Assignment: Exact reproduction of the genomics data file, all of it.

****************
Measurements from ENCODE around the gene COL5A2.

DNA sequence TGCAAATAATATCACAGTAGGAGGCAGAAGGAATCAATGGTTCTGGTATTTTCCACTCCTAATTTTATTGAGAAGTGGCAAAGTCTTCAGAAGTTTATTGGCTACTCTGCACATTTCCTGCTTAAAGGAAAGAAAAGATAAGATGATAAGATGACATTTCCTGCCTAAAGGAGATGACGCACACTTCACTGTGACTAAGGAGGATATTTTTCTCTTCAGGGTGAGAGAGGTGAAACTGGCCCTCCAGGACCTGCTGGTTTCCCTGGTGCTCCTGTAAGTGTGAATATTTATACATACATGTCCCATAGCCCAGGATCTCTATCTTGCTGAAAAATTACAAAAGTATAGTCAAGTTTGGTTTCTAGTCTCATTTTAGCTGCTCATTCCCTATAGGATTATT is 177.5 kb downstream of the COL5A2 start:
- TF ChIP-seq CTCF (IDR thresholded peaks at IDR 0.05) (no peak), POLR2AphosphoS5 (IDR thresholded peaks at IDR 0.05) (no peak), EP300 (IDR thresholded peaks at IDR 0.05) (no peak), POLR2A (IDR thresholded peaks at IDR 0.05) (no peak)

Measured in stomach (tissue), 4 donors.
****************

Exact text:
Measurements from ENCODE around the gene COL5A2.

DNA sequence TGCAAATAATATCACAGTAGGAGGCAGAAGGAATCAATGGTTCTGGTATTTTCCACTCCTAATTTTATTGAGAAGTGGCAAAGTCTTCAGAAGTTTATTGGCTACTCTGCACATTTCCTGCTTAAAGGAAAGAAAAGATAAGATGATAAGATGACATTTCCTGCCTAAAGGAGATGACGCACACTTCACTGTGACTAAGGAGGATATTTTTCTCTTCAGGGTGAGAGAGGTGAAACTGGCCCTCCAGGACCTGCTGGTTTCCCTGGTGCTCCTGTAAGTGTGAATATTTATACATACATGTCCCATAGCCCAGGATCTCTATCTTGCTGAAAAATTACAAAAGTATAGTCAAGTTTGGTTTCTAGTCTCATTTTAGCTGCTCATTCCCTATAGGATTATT is 177.5 kb downstream of the COL5A2 start:
- TF ChIP-seq CTCF (IDR thresholded peaks at IDR 0.05) (no peak), POLR2AphosphoS5 (IDR thresholded peaks at IDR 0.05) (no peak), EP300 (IDR thresholded peaks at IDR 0.05) (no peak), POLR2A (IDR thresholded peaks at IDR 0.05) (no peak)

Measured in stomach (tissue), 4 donors.